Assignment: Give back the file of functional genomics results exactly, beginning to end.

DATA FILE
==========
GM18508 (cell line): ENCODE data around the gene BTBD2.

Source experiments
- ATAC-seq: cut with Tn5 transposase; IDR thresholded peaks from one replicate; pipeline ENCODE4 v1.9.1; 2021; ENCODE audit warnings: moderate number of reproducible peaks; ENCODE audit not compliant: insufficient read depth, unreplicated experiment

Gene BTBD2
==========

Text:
GM18508 (cell line): ENCODE data around the gene BTBD2.

Source experiments
- ATAC-seq: cut with Tn5 transposase; IDR thresholded peaks from one replicate; pipeline ENCODE4 v1.9.1; 2021; ENCODE audit warnings: moderate number of reproducible peaks; ENCODE audit not compliant: insufficient read depth, unreplicated experiment

Gene BTBD2